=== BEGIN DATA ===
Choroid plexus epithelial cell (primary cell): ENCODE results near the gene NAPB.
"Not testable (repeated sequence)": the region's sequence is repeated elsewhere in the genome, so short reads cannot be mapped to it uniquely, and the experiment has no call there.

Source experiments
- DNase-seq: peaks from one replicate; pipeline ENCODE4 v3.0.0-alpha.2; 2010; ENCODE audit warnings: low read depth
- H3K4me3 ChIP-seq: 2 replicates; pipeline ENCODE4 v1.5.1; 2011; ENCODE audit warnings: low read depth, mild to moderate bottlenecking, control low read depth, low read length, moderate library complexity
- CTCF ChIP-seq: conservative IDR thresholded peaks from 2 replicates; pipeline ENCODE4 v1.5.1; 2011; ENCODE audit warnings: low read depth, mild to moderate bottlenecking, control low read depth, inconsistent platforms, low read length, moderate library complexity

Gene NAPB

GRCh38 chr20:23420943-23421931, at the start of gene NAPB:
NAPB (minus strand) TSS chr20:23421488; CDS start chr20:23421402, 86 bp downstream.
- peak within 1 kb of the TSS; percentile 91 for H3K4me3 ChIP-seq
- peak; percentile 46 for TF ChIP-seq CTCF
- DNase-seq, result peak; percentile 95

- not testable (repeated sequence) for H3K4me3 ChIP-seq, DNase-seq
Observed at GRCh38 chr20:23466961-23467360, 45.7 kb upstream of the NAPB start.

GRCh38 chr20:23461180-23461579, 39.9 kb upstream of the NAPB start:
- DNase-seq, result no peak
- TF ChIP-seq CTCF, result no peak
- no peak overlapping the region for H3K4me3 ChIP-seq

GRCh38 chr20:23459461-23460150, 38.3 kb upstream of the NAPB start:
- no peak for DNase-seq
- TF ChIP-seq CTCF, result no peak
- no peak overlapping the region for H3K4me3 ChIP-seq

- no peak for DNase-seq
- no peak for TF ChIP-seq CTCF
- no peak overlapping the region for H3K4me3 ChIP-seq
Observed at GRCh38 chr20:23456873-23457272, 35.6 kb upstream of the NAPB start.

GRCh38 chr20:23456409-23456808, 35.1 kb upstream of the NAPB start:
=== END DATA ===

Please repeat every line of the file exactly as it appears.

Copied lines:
Choroid plexus epithelial cell (primary cell): ENCODE results near the gene NAPB.
"Not testable (repeated sequence)": the region's sequence is repeated elsewhere in the genome, so short reads cannot be mapped to it uniquely, and the experiment has no call there.

Source experiments
- DNase-seq: peaks from one replicate; pipeline ENCODE4 v3.0.0-alpha.2; 2010; ENCODE audit warnings: low read depth
- H3K4me3 ChIP-seq: 2 replicates; pipeline ENCODE4 v1.5.1; 2011; ENCODE audit warnings: low read depth, mild to moderate bottlenecking, control low read depth, low read length, moderate library complexity
- CTCF ChIP-seq: conservative IDR thresholded peaks from 2 replicates; pipeline ENCODE4 v1.5.1; 2011; ENCODE audit warnings: low read depth, mild to moderate bottlenecking, control low read depth, inconsistent platforms, low read length, moderate library complexity

Gene NAPB

GRCh38 chr20:23420943-23421931, at the start of gene NAPB:
NAPB (minus strand) TSS chr20:23421488; CDS start chr20:23421402, 86 bp downstream.
- peak within 1 kb of the TSS; percentile 91 for H3K4me3 ChIP-seq
- peak; percentile 46 for TF ChIP-seq CTCF
- DNase-seq, result peak; percentile 95

- not testable (repeated sequence) for H3K4me3 ChIP-seq, DNase-seq
Observed at GRCh38 chr20:23466961-23467360, 45.7 kb upstream of the NAPB start.

GRCh38 chr20:23461180-23461579, 39.9 kb upstream of the NAPB start:
- DNase-seq, result no peak
- TF ChIP-seq CTCF, result no peak
- no peak overlapping the region for H3K4me3 ChIP-seq

GRCh38 chr20:23459461-23460150, 38.3 kb upstream of the NAPB start:
- no peak for DNase-seq
- TF ChIP-seq CTCF, result no peak
- no peak overlapping the region for H3K4me3 ChIP-seq

- no peak for DNase-seq
- no peak for TF ChIP-seq CTCF
- no peak overlapping the region for H3K4me3 ChIP-seq
Observed at GRCh38 chr20:23456873-23457272, 35.6 kb upstream of the NAPB start.

GRCh38 chr20:23456409-23456808, 35.1 kb upstream of the NAPB start: